2.5.3 Merging of ultrasonic anemometer data with the Hg0 time series
After the preparation of the two datasets, they were merged by accounting for the time difference between the RA-915 AM and the Linux data acquisition using the information that could be transferred via the serial link from the RA-915 AM to the Linux system (accurate to within 1 s). If no such information was received from the RA-915 AM, the time difference between the two systems was determined using a network time drift fallback option specifically added to the Linux system to overcome the problems with serial output from the RA-915 AM: during the field experiment we polled the most recent data record acquired by the RA-915 AM every 5 min using the Samba file-sharing protocol, and we associated that time stamp with the one of the EC system. This (somewhat less accurate) information was then adjusted during periods where both approaches overlapped to determine the time difference required to shift the Hg0 raw data relative to the ultrasonic anemometer data before merging the two datasets. To ascertain that Hg0 data were lagging the sonic data, we added a ≈1.5 s safety margin in the interpretation of the available time synchronization information received either via serial link or Samba file-sharing.
2.5.4 Determination of the time lag between vertical wind speed and Hg0 fluctuations
The merged dataset was then divided into 1 h segments for Hg0 flux calculations. Within each 1 h segment, the time lag between the two time series was fine-tuned using a cross-correlation procedure to find the best positive or negative correlation within a reasonable time window (0–4 s) around the physically expected time difference (the 1.15 s physical delay plus the 1.5 s safety margin used in Sect. 2.5.3). Because considerable nonturbulent drift of the Hg0 signal was still present after correcting for online calibration (Sect. 2.5.1), we detrended each 1 h segment using a third-order polynomial fit (Eq. 5) before computing the cross-covariance between the detrended Hg0 signal and w (Sect. 3.2.1). To account for the different sampling rates of w (20.83 Hz) and Hg0 (1 Hz), we used simple linear interpolation between individual Hg0 measurements and to bridge across calibration gaps. After a first automatic run, each best estimate for time lag was visually inspected and updated by a narrower search window for each 1 h segment that narrowed the search procedure down to the most realistic cross-correlation peak (positive or negative). Note that calibration gaps are relevant data gaps with setting 4 (from Sect. 2.4) but less problematic with settings 1–3. In all cases, the lack of variance in Hg0 data during the gaps reduces the computed Hg0 flux. Thus, our flux estimates are conservative estimates with respect to flux magnitudes.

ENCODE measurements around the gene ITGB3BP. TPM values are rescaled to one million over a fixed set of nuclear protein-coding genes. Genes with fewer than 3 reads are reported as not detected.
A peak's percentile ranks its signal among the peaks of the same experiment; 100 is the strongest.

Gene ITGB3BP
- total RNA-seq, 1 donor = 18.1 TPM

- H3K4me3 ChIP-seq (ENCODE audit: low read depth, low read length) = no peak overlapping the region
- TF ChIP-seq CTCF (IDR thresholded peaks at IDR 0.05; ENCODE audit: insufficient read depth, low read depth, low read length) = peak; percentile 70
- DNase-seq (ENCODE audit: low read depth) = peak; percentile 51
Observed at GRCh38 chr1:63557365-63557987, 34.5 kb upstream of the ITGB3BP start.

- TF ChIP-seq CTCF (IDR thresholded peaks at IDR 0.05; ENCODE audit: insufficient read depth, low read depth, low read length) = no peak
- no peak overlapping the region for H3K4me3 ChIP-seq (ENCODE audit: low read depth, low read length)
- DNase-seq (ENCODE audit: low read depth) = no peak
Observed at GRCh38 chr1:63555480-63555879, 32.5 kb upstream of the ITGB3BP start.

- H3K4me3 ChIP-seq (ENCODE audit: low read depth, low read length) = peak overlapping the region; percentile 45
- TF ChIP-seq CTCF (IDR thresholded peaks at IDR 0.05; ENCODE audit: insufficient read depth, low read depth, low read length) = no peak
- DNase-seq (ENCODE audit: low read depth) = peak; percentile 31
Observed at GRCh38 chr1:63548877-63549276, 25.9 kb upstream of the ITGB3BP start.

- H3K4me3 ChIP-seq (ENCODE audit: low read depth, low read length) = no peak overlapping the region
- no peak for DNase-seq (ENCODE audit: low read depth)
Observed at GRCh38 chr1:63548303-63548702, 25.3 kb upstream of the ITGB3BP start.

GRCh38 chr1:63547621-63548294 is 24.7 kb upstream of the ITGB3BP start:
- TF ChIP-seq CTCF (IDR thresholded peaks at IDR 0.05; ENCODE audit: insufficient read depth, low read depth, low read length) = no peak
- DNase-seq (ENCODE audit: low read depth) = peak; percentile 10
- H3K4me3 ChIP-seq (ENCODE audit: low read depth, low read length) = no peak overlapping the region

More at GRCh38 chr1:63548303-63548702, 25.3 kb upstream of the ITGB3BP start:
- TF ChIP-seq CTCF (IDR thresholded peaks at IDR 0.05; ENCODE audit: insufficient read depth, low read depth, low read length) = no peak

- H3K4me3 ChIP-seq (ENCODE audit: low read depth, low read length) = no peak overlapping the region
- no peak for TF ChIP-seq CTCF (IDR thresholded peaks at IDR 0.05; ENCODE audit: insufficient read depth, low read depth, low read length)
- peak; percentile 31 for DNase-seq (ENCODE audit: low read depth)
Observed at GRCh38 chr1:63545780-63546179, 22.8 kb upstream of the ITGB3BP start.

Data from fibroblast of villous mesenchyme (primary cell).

2.5.5 Computation of Hg0 EC fluxes
After all data preparations according to Sect. 2.5.1 to 2.5.4, the Hg0 flux () was calculated as the covariance
where χ was the calibrated, detrended and linearly gap-filled Hg0 concentration in nanograms per cubic meter (ng m−3), and w was the vertical wind speed. For improved readability was converted from nanograms per square meter per second to nanograms per square meter per hour (ng m−2 s−1 to ng m−2 h−1) before reporting. In the notation used here, primes denote short-term deviations from the mean (after detrending according to Sect. 2.5.4) over an averaging period (1 h), and overbars denote the mean of a variable. Hg0 flux computations were carried out using R version 3.5.2 (R Core Team, 2018).
2.6 Determination of the Hg0 flux detection limit